Over the years I have come across numerous example of patients just leaving their prescribed medications behind for reasons beyond me. I think it is sufficient to say that medications are usually given to aid well-being and health, not for fun. So do take and use them. If you feel however that you need to alter your medicines, don’t ask the friendly doctor whom you have only just met in your tour group, but seek advice from the person who probably knows you best, i.e. your GP.
Also medicines need to be carried and transported, so plan for this in advance. If you place all you medicines in your hold luggage, which may then get misplaced/lost do not assume that your medication can simply be purchased abroad. So carry your medicines on your person with extras placed in your hold luggage. Also, obtain and carry with you, a GP letter listing all the medication using generic and not brand names. Give a copy of this to your travel companion so they are aware.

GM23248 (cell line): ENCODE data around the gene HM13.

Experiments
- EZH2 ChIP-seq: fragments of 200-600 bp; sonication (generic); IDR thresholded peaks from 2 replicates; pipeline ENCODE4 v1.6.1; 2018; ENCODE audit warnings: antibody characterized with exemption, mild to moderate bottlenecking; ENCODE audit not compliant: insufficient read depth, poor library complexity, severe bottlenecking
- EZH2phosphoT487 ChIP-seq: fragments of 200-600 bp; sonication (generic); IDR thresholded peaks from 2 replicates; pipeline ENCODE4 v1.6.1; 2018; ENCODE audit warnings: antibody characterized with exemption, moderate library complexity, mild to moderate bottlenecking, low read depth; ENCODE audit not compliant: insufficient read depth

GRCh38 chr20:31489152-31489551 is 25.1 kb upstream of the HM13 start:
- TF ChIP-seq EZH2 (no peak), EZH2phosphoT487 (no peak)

This would be a good time to remind you that morphine based drugs are not permitted in Saudi Arabia and therefore should you need to carry morphine, you will definitely need a GP letter to cover you for this. Morphine is very difficult to obtain in Saudi Arabia and can only be prescribed by hospitals. So if you take and lose your oral morphine tablets or patches because you have chronic pain, accept that you are unlikely to get these unless you can persuade a hospital to give it to you. In such cases you will probably only be given one dose anyway.
This then leads me to talk about transporting a commonly taken drug, Insulin, used by many diabetic patients. Insulin is a protein and thus extremes of temperature will reduced its efficiency. The luggage hold can be near freezing and the midday Saudi Arabian heat can exceed 40 degrees. The solution is to invest in simple diabetic insulin carriage packs available from UK pharmacies such as Boots. I have personally tried the packs marketed by ‘FRIO’, which cost less the £20, are easy to use and keep insulin at the required temperature for journeys of up to 24 hours. Remember if you need to carry needles on the plane also get a GP letter.